The Eighth Sin
Remember the seven cardinal sins? You’re given the serious task of adding a new one to the list — another trait or behavior you find particularly unacceptable, for whatever reason. What’s sin #8 for you? Why?
Since God has already done the job so well, I don’t think I’m going to be serious about today’s prompt.
Here’s a disclaimer, though, that I hope you will take seriously: I do not now, and will not in the future, make it a habit to correct the poor grammar that abounds all over cyberspace. I will, if anyone asks, offer the correct usage. I do not offer unsolicited editing. I do not make it a habit to correct people who are speaking with me (unless it is a grandchild, for whom I have a second-generation responsibility.) I try very hard not to annoy people, even though I am a fully licensed and credentialed Grammar Cop. I take my job seriously but I will never embarrass or provoke any of you, when I read your daily posts, by correcting your grammatical errors. My agonized wail of horror will be completely private. All I will ever do is to set the bar high with my own pristine writings. Even there, I do make the occassional typo. If I’ve ever made a grammatical error, it was not my fault.
What you may ask, are some examples of poor grammar?
The first one that comes to mind is someone’s incorrect word choice in the phrase “to bear arms.” The word bare is to unclothe or uncover. Bear is the correct choice. It means to carry in this use. If, for instance, you ask me to bare with you, I’m going to be highly offended and call the Morality Cops to come and take you away.
Some of the funniest grammar errors involve misplaced modifiers. What in the world does that mean? It means that the descriptive word or phrase is in the wrong place, or the writer hasn’t made clear what it describes.
Examples abound. They’re usually quite funny.
All Abraham Lincoln ever wore was a tall black hat. Really? Poor man must have been pretty chilly in the winter. Correct: The only type of hat Abe ever wore was a tall black stovepipe style.
The man rode in on a horse wearing wire-rimmed glasses and a thick moustache. No kidding. Was the horse nearsighted? Did his moustache ever get in the way of his oats? Correct: The man with wire-rimmed glasses and a thick moustache rode into the ring on his horse.
I heard the police are looking for a man with a broken arm on the radio. Well, that has to be kind of uncomfortable, and I’m guessing the suspect won’t get too far if he’s using a radio as transportation. Correct: I heard on the radio that the police. . . .
She’s been sitting on the phone for almost two hours! Aww. Poor lady. Why is she doing that? Doesn’t she have a chair? Correct: She’s been using the phone. . . .(this one isn’t truly a misplace modifier. It is a poor word choice.)
And here’s a favorite of mine, seen in the stall of a rest stop in Colorado. I’m not going to fix it. Have fun figuring out what’s wrong: This was a sign inside the door of the stall I was using:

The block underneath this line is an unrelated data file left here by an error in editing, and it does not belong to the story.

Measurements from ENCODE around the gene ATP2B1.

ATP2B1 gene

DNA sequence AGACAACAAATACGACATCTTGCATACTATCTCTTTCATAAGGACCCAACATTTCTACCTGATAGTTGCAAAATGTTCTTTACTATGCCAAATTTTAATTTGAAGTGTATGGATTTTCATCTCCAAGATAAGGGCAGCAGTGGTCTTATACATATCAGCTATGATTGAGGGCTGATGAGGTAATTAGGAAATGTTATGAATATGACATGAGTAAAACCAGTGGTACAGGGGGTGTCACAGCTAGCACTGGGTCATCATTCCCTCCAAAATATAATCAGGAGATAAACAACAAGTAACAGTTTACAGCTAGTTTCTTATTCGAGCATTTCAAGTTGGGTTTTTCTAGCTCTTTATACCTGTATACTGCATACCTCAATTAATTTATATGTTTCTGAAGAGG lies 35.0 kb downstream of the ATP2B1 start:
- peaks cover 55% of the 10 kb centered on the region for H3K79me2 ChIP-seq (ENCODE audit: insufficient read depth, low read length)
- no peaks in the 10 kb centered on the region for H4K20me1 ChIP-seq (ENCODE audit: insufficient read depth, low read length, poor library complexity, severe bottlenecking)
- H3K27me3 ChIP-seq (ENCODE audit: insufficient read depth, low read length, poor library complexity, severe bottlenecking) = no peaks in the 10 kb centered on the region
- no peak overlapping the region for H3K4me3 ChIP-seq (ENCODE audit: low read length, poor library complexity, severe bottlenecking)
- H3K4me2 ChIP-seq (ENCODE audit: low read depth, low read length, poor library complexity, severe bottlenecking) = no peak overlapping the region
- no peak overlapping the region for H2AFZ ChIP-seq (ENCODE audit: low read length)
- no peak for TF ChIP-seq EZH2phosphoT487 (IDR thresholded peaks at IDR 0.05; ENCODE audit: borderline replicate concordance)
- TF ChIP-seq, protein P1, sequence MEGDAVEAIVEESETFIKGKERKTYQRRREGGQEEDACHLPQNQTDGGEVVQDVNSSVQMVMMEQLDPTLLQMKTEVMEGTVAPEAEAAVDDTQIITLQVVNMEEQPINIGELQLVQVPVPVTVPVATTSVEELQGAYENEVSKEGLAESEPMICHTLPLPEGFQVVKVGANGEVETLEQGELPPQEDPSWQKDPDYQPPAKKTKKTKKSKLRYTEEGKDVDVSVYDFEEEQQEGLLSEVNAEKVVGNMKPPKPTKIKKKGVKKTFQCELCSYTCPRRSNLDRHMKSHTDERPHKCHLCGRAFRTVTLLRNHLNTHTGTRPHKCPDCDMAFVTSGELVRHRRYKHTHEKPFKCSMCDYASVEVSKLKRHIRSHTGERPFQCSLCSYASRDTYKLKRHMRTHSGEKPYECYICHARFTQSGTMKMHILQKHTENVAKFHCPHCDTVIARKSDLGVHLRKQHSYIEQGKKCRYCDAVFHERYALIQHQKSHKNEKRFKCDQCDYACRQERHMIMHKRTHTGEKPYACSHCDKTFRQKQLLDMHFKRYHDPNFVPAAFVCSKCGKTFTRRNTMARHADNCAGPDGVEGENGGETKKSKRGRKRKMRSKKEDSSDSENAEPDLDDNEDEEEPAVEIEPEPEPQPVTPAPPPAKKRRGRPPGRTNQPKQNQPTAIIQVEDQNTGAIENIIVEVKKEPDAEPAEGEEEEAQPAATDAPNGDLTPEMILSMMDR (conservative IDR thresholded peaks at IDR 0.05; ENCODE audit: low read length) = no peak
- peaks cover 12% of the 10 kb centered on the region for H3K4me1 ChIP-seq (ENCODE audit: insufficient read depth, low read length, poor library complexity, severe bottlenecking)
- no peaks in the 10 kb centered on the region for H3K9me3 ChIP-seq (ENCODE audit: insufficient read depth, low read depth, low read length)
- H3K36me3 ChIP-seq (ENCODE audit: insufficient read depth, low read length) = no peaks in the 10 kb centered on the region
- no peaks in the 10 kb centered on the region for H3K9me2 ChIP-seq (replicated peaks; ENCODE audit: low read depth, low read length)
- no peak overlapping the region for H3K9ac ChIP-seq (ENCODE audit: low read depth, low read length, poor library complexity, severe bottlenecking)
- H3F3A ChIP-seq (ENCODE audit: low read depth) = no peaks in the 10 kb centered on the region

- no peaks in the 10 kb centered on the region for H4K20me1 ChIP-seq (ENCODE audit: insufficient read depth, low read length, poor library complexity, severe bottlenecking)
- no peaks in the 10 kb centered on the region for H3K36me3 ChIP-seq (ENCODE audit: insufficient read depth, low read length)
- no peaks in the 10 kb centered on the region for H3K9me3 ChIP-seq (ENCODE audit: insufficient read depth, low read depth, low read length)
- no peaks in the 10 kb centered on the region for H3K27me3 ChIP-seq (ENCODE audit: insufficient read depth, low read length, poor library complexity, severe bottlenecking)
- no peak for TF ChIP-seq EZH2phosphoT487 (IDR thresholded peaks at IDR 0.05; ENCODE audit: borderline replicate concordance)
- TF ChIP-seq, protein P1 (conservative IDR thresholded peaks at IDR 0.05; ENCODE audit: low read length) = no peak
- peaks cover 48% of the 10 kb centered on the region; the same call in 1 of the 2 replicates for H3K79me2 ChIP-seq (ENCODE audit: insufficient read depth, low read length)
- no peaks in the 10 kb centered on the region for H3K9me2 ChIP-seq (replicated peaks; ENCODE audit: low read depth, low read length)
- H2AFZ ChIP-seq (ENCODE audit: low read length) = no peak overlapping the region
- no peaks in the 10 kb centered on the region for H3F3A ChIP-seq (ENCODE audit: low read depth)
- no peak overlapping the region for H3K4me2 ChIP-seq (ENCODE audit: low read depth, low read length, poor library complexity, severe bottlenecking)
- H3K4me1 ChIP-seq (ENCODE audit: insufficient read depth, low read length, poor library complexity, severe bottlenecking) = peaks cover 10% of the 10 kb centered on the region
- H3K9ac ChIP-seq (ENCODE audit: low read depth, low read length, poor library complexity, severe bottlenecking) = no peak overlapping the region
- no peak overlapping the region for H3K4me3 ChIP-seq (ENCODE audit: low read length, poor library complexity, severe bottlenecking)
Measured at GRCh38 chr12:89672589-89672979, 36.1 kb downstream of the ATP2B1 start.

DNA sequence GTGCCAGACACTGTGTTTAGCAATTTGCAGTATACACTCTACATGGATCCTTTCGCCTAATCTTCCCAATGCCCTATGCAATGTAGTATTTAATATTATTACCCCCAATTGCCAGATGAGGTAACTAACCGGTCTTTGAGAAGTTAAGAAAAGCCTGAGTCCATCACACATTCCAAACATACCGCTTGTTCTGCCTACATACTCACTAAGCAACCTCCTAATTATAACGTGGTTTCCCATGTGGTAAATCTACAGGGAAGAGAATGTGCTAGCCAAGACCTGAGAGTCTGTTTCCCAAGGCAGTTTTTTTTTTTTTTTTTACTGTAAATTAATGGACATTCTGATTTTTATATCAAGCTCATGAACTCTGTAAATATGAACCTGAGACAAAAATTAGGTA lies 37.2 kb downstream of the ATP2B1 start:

Toilet flushes upon leaving stall.
Ok, let’s move on to apostrophes, and then I’ll stop. I’ve probably bored some of you to tears already.
Simple: Do not use an apostrophe to make a word plural. One girl. Two girls. A hundred girls. Just, in most cases, add an ess. You’re done.
Do use an apostrophe to show ownership. The hat belonged to the girl. It was the girl’s hat. The hats belonged to the girls. They were the girls’ hats.
Learn the difference between words that sound alike. Your and you’re are good examples. Your is a possessive pronoun. That is your car. You’re is a contraction for you are. So don’t write your welcome unless the welcome belongs to the other person. Don’t write you’re car unless you are telling a Buick “You are car, me Tarzan.”
I can’t tackle commas. Too much to say, so little time.
It’s endless. Oh, there’s a good one. Its and it’s. Watch carefully: It’s interesting to watch a cat lick its paws. The first it’s is a contraction for it is. The second its simply shows ownership. It doesn’t need an apostrophe.
One word on quotation marks and I’m done. Quotation marks are highly overused and abused. I simply don’t understand what people are thinking sometimes. Example: The congressmen and their “wives” all went to dinner together. I actually read that sentence in a newspaper years ago. So what was the reporter telling us? That the women were not actually the congressmen’s wives, that’s what!
I almost forgot. We also tend to use the ‘s construct with, for example, biblical names that end in s. We don’t need to. When you write, “It was Moses’ worst nightmare,” you can leave out an ess following the apostrophe. Best example, one with which we’re all familiar, is “At Christmas, we celebrate Jesus’ birthday.” The temptation to write and say Jesus’s is overwhelming, I know. Resist it.
PS: I’ve just proofed this piece for the FOURTH time and still found errors. I suspect I’m going to have a few more gleefully pointed out to me 🙂